Employment Lawyers Discuss Implications For ‘Gig Economy’
The employment status of Deliveroo riders will be determined at a tribunal at the end of May and according to lawyers at Irwin Mitchell, it could have significant repercussions for the rights of others in the so-called gig economy.
The tribunal will look at whether Deliveroo riders are workers or self-employed in hearings on 24 and 25 May 2017.
The case is being brought by the Independent Workers’ Union of Great Britain, which claims Deliveroo incorrectly categorises individuals as independent contractors rather than workers.
The IWGB has applied to determine employment status and to force Deliveroo to recognise it for the purposes of collective bargaining on behalf of riders working in Camden.
If the tribunal rules in favour of the union, Deliveroo could be forced to give its riders statutory benefits including sick pay, national minimum wage and paid holiday.
Jason Moyer-Lee, general secretary of the IWGB, said: “For years employers in the so-called gig economy have been able to get away with unlawfully depriving their workers of employment rights to which they are legally entitled. In this tribunal hearing we intend to expose Deliveroo’s sham operations and force them to finally reckon with the rule of law.”
Details about the case follow a number of cases relating to the employment status of workers. Private hire firm Uber announced last December that it is appealing a tribunal decision which claimed that the employment terms and conditions of their drivers meant they were not technically self-employed but were in fact ‘workers’.
As a result it was claimed that they should be entitled to a range of benefits that apply to workers including the right to be paid the National Minimum Wage, holiday pay and pension.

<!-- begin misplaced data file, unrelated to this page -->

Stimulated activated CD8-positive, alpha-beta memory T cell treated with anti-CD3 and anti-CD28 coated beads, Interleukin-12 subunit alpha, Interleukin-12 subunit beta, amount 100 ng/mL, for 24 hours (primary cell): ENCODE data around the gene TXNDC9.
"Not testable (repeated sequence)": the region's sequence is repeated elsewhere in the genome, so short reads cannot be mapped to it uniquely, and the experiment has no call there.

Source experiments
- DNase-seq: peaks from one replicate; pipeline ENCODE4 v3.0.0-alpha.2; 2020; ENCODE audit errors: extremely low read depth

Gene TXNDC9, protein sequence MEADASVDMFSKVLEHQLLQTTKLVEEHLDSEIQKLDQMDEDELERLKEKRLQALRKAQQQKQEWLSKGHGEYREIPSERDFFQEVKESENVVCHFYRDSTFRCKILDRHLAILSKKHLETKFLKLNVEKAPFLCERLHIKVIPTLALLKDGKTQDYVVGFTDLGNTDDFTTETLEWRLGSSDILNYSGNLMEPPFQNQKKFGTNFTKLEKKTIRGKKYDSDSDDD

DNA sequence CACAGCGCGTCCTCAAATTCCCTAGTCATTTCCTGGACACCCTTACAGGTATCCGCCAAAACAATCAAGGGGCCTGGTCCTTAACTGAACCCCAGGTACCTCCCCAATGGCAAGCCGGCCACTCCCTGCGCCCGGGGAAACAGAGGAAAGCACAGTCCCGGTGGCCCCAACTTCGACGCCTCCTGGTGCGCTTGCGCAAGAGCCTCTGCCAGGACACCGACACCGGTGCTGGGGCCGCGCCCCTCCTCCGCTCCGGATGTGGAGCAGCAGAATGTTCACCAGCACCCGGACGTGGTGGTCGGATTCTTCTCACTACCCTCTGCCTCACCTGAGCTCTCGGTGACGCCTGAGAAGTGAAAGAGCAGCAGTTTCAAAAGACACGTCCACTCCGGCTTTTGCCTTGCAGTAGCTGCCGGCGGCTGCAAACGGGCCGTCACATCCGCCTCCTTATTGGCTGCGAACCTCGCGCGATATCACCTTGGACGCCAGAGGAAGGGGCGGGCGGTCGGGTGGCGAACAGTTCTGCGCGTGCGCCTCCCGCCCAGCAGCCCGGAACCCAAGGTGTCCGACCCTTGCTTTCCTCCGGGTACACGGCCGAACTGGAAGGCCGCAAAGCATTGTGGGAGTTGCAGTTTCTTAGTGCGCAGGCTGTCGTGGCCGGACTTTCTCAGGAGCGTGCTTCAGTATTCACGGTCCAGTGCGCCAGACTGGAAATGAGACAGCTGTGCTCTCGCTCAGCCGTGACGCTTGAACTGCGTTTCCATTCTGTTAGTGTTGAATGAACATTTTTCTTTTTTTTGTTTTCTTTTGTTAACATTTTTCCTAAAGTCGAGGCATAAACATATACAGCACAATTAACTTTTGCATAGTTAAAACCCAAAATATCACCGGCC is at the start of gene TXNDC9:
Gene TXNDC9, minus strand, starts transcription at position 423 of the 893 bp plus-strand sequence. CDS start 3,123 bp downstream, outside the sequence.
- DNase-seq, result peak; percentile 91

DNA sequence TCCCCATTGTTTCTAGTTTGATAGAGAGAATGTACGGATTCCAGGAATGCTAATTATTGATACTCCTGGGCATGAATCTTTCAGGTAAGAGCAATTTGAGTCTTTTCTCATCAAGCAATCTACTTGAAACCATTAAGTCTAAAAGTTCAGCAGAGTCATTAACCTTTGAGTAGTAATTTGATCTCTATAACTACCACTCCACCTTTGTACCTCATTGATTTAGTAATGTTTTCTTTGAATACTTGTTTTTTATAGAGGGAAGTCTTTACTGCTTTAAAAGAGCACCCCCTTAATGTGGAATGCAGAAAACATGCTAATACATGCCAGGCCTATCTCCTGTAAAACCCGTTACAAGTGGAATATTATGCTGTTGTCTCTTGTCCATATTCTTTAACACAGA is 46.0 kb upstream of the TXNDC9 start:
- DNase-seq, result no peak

“This could be another important development for how businesses operate in the gig economy. If the IWGB union is successful, then it could open the floodgates for thousands of people who want to argue their case for being recognised as a worker and therefore being entitled to holiday pay and the other benefits such as the National Minimum Wage.
“We have seen with other recent cases, including the one with Uber, that Tribunals are prepared to look behind the documents provided by companies in order to assess whether individuals are in fact workers rather than being self-employed. Deliveroo recently agreed to remove the clause that blocked riders from disputing their status, so the outcome from the case in May could very easily spark another landmark for the gig economy and something which again will be closely monitored by other businesses.”Glenn Hayes,Partner
He manages thought leadership campaigns and regularly works with national broadcast, print and trade media in relation to key business issues.
In addition to providing the media with timely business legal comment on breaking news stories throughout the day, David works closely with Head of Communications, Mark Duffell, and handles requests for information regarding the Irwin Mitchell Group. He is also the main media contact for Irwin Mitchell Group company Ascent.
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